magick, paranormal
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Magical Properties of Christmas Herbs

Magical Christmas Yule Herbs

“The druids are wont to sing to the mistletoe.”

– Ovid

In the depths of winter, we decorate our homes with greenery. But much of the traditional herbs and resins of the season have magical as well as decorative properties.

Mistletoe: This plant is used for protection, and to attract love, good luck and prosperity. Little wonder the Druids revered it – the plant grows on oaks, a sacred tree to the Druids. During the Roman Saturnalia festivities, fertility rituals took place under mistletoe – possibly the source of the “kissing beneath the mistletoe” tradition. The berries are poisonous, so be sure to keep it from children and animals. Fortunately, you don’t need to ingest it to use it magically. You can put it in a sachet or hang it above the door.

Ivy: Like mistletoe, Ivy is used in love, fertility, and protection charms. And also like mistletoe, the plant is poisonous. In magick, ivy is often paired with holly. It is associated with the goddess and the Greek god, Dionysus.

Holly: The Holly King rules from the summer solstice to the winter solstice, when the Oak King takes over. This was another Saturnalia-associated plant, with Romans giving holly as gifts during the period. Planted around a house, it is believed to ward off dark magic. It is often used in rituals around the seasonal mysteries, and death and rebirth. It is also used in magical charms and spellwork involving protection, dream magic, luck and prosperity. And JK Rowling was right – the wood makes an excellent wand. If brought into the home at Yule, it can attract fairies. But you don’t really want fairies hanging around all year (they can be pesky), so be sure to burn the holly on imbolc. And again – deadly berries. DO NOT INGEST.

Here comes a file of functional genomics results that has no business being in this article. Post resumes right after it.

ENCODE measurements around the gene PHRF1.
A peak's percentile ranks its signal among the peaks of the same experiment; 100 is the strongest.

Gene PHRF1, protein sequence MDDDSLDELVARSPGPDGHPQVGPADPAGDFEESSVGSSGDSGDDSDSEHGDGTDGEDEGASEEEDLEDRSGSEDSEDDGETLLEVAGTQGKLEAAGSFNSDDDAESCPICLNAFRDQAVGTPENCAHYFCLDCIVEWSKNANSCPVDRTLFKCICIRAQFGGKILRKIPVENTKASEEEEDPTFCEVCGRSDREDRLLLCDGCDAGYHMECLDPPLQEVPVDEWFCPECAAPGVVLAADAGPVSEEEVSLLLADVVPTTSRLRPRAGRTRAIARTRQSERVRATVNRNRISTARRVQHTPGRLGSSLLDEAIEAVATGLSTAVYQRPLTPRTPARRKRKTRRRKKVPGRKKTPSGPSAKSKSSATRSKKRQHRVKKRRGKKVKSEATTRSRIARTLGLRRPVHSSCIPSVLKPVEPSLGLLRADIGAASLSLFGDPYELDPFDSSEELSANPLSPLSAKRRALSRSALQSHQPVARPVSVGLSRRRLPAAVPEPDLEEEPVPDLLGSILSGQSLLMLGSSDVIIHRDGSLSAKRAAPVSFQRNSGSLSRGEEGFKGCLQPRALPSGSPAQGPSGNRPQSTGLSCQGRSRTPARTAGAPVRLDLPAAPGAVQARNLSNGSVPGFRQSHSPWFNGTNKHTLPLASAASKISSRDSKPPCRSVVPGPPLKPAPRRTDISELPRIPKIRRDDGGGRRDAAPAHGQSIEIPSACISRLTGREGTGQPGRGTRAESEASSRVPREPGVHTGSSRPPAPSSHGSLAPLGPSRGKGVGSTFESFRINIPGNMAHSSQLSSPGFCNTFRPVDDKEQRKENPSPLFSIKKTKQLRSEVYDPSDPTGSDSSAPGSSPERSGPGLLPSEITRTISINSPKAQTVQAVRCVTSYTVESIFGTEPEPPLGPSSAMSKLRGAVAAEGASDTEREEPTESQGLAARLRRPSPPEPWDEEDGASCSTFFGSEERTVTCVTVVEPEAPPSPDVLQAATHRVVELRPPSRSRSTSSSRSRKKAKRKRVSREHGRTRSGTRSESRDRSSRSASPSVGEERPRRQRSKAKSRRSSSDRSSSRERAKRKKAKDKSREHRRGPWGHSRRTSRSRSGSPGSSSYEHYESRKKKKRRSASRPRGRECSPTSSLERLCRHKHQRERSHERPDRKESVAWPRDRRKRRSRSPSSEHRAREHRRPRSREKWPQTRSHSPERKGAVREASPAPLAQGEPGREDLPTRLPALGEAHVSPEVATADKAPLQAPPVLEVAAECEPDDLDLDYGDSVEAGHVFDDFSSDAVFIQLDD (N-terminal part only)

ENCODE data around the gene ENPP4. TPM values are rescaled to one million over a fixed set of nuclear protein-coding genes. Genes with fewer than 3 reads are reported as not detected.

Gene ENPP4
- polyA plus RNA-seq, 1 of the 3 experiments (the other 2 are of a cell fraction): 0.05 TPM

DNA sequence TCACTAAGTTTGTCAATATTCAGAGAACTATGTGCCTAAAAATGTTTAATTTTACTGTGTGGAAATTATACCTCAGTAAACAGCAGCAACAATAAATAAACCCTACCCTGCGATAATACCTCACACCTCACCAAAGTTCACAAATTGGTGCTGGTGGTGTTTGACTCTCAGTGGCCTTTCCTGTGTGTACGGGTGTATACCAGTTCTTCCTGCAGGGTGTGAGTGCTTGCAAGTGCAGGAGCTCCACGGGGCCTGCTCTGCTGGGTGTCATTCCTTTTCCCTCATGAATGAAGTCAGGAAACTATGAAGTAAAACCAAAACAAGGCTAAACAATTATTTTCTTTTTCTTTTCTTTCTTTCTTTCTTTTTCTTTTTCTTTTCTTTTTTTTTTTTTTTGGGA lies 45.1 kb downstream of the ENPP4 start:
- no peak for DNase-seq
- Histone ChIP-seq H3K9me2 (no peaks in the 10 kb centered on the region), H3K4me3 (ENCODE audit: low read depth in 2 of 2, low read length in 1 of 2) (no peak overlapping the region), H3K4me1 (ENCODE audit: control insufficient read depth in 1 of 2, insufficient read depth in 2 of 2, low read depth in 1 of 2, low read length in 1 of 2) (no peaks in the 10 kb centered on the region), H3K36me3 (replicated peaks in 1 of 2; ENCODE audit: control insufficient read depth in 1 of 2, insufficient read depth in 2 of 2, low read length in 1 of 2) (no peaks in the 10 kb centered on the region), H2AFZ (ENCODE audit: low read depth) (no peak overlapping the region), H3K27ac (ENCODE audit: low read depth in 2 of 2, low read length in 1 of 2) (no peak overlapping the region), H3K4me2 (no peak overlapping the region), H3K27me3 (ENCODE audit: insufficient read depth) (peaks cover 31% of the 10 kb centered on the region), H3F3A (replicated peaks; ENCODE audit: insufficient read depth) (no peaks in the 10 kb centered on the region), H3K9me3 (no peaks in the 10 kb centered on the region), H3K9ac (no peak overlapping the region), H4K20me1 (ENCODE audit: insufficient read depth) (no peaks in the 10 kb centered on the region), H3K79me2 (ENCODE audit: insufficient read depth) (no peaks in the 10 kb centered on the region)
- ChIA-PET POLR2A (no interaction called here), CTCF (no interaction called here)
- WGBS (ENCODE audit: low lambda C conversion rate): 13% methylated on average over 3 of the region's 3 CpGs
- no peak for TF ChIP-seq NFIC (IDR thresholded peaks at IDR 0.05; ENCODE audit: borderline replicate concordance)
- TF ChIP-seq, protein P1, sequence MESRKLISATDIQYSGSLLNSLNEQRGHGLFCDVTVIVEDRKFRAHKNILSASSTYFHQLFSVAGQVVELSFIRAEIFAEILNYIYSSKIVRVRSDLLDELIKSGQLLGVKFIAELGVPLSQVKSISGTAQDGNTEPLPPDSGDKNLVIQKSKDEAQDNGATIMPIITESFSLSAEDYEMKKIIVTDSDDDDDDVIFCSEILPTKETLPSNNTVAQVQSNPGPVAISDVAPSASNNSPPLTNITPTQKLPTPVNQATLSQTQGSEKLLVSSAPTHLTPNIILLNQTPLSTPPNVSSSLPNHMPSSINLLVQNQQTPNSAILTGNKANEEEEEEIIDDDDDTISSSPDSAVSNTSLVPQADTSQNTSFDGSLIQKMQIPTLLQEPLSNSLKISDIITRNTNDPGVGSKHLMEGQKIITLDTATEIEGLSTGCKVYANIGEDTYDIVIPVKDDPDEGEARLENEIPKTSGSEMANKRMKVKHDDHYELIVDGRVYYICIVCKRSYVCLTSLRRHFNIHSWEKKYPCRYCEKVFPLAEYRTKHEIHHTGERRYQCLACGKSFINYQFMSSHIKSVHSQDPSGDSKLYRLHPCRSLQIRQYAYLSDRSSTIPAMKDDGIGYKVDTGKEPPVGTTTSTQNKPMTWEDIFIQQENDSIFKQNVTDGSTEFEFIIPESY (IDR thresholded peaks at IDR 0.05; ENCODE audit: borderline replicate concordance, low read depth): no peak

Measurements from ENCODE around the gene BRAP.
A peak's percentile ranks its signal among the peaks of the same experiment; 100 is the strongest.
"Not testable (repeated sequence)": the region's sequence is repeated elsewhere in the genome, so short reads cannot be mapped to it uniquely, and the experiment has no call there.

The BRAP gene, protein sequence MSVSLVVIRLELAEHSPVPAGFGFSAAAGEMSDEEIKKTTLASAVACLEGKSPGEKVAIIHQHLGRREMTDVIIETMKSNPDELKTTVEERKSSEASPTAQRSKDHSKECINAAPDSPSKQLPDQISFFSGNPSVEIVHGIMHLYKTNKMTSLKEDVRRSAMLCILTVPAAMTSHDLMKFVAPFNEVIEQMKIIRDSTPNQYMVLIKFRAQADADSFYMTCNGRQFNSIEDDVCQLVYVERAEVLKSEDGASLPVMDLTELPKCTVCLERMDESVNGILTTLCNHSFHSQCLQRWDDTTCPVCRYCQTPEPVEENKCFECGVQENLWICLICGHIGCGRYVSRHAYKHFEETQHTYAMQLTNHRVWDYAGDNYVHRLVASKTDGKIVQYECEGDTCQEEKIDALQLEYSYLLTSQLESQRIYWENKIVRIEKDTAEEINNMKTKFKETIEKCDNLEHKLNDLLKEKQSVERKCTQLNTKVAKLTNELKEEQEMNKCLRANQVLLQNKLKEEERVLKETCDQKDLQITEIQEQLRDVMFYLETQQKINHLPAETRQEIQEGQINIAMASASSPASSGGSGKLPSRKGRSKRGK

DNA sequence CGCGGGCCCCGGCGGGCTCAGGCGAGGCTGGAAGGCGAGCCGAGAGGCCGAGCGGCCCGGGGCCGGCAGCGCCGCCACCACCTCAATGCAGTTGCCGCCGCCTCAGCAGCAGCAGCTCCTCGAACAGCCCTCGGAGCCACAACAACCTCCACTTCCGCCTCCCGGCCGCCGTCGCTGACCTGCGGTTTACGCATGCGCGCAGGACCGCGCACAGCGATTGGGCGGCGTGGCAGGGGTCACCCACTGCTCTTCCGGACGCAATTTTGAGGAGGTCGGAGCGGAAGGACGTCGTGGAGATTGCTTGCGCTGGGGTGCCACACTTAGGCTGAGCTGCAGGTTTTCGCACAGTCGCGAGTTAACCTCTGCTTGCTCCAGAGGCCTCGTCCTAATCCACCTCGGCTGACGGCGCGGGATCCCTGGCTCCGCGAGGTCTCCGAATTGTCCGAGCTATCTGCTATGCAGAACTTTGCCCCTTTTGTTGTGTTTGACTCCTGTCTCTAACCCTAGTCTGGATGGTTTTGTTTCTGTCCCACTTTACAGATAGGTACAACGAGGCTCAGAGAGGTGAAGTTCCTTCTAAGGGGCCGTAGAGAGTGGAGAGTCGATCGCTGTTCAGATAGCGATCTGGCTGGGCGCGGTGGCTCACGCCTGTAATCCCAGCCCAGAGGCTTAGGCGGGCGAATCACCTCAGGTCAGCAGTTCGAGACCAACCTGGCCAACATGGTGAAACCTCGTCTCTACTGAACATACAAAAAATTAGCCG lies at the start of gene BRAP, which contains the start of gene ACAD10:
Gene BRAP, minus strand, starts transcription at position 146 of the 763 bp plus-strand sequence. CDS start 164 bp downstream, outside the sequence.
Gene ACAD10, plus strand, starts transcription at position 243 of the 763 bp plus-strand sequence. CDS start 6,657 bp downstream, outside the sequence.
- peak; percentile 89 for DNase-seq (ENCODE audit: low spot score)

Frankincense: One of the gifts of the Magi, this resin is used in clearing rituals to banish negative energies or other baddies. It’s even used in exorcisms. To clear your home, burn it on charcoal in a three-legged brazier or cauldron. Start with all the windows and doors closed but one. Weave through the space, moving in a clockwise direction through the rooms if you’re above the equator (go widdershins if you’re south of the equator). End at that last open door or window, and speak an incantation to push any negative energy out. Frankincense is considered a suitable offering for pretty much any solar archetype.

Myrrh: Another gift from the Magi, this resin is frequently paired with Frankincense in magical rituals. When burned as incense, myrrh is used to aid meditation, for consecration and blessing rituals (for example, of magical charms and talismans), and to purify a space and protect against evil. It is also used for healing and attraction spellwork, and is considered to have feminine energy.

About the Author

Kirsten Weiss is the author of The Hoodoo Detective, book six in the Riga Hayworth series of paranormal mysteries: the urban fantasies, The Metaphysical DetectiveThe Alchemical DetectiveThe Shamanic DetectiveThe Infernal Detective and The Elemental Detective. She’s also the author of Steam and Sensibility, a steampunk novel of suspense.

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2 Comments

  1. I think this comes under the heading of “learn something new every day.” I’m not sure when I’ll use it, but given my fiction habits, it may turn up in a story!

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